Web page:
The bank responded that it possessed the blank endorsed original note, attached a copy of the identical note to the complaint, and proved its holder status. The bank suggested that even if it unlawfully obtained the note, it was still entitled to enforce it because of the blank endorsement. The bank then argued the borrower failed to prove he would have paid the mortgage had the default notice correctly stated the amount owed. Finally, the bank argued that even if it erred in applying the correct interest rate, it still proved its case and the final judgment should be entered for a lesser amount.

The trial court entered an order involuntarily dismissing the bank's foreclosure action. It held the bank “failed to prove standing and further failed to prove compliance with all conditions precedent.” The court explained:

Here, the record evidence is insufficient to demonstrate [the bank] had standing to foreclose the mortgage at the time the complaint was filed. The original note contains a blank endorsement. However, there exist multiple assignments assigning the subject note and mortgage to other entities....

Additionally, it has been established that [the borrower] was on active duty in the military. [The borrower] had made the holder of the note and mortgage aware of his military status.... [The bank] failed to show compliance with the Service Member's Relief Act (SMRA). Specifically the breach letters ... do not reflect any reduction in the interest rate when [the borrower] was on active military status.... Again, the payment history does not reflect any reduction in the interest rate as required by the SMRA.

[T]his Court finds the evidence insufficient to demonstrate [the bank] had standing to foreclose the mortgage at the time the complaint was filed and further that [the bank] complied with all conditions precedent.

The bank moved for rehearing, which the trial court denied. The bank now appeals.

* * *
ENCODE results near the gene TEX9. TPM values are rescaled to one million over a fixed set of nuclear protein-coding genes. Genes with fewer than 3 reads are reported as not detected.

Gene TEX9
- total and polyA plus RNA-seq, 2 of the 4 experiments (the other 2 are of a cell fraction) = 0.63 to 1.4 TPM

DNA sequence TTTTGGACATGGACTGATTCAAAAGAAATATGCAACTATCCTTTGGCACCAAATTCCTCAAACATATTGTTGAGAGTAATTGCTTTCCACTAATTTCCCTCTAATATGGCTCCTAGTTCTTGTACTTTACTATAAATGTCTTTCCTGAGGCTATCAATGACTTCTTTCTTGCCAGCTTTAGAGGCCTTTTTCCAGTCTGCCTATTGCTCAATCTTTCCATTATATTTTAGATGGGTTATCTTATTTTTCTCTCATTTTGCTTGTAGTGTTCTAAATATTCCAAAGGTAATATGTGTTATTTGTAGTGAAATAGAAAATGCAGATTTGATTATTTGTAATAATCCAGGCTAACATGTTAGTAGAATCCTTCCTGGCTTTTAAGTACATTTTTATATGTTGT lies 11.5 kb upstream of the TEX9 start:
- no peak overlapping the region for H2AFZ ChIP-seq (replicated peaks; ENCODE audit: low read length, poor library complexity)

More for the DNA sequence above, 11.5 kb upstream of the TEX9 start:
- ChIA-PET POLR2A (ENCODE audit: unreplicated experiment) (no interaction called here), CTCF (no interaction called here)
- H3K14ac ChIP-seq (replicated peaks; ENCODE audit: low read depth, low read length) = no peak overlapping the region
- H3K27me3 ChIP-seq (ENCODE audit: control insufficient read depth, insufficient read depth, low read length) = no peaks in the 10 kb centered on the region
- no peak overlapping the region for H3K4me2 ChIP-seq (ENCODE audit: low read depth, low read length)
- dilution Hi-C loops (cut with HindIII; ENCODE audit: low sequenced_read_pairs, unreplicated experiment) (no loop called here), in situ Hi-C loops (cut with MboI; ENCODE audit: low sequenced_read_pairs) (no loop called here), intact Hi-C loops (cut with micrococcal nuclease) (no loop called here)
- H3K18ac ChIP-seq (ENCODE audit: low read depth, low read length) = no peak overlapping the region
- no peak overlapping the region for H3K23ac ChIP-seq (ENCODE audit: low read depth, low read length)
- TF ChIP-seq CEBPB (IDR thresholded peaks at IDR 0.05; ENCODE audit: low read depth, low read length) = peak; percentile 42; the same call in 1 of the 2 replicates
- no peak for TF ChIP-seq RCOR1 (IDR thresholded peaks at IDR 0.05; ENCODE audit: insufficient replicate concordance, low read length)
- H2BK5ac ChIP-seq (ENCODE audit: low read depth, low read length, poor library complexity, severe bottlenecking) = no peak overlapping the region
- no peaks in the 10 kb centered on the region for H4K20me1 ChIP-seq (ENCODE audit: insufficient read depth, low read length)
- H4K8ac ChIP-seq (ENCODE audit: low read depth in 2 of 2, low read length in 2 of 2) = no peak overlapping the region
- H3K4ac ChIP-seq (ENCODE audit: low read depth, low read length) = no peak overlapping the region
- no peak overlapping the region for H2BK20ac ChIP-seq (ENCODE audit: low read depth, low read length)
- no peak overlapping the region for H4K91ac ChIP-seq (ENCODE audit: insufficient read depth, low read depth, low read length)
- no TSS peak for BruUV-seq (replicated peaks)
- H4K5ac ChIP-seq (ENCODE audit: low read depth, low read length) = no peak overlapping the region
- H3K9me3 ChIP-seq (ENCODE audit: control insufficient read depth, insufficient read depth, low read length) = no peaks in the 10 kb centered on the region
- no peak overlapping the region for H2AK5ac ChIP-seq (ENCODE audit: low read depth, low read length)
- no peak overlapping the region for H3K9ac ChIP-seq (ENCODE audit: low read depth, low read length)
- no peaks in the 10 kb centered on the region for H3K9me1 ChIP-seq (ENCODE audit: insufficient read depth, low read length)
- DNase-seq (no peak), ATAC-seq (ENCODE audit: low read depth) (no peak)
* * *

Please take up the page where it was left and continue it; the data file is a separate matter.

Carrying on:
The bank argues the evidence showed it had physical possession of the original note and mortgage before it filed the complaint, and both the original note and the copy attached to the complaint contained a blank endorsement. The borrower responds that it introduced an assignment, showing the bank transferred its rights and interest to Maxim before filing the complaint. The mortgage does not follow the note when parties express their intent to the contrary, as happened here. Thus, even if the bank was the holder, it cannot foreclose on the mortgage unless one of the contractual conditions was met.

We review the legal issue of whether a party has standing to bring an action de novo. Dixon v. Express Equity Lending Grp., LLLP, 125 So.3d 965, 967 (Fla. 4th DCA 2013). We also have de novo review of involuntary dismissals. Deutsche Bank Nat'l Tr. Co. v. Huber, 137 So.3d 562, 563 (Fla. 4th DCA 2014) (citation omitted).

It goes without saying at this point in foreclosure proceedings, “the party seeking foreclosure must demonstrate that it has standing to foreclose” when the complaint is filed. McLean v. JP Morgan Chase Bank Nat'l Ass'n, 79 So.3d 170, 173 (Fla. 4th DCA 2012). “A plaintiff alleging standing as a holder must prove it is a holder of the note and mortgage both as of the time of trial and also that [it] had standing as of the time the foreclosure complaint was filed.” Kiefert v. Nationstar Mortg., LLC, 153 So.3d 351, 352 (Fla. 1st DCA 2014).

Our decision in Ortiz v. PNC Bank, National Ass'n, 188 So.3d 923 (Fla. 4th DCA 2016), is instructive on the standing issue. There, we held that if a bank admits the original note, either endorsed to the bank or containing a blank endorsement, in the same condition as the copy it attached to the complaint, the evidence is sufficient to establish standing at the time the complaint is filed absent evidence to the contrary. Id. at 924–25.

Here, the bank attached a copy of the blank endorsed note when it filed the complaint. At trial, the bank introduced the identical original blank endorsed note. And, the bank's loan representative testified that he personally delivered the original note to the bank's counsel prior to filing the complaint. Notwithstanding the confusing assignments, this evidence established the bank's standing. The trial court erred in granting the borrower's motion for involuntary dismissal.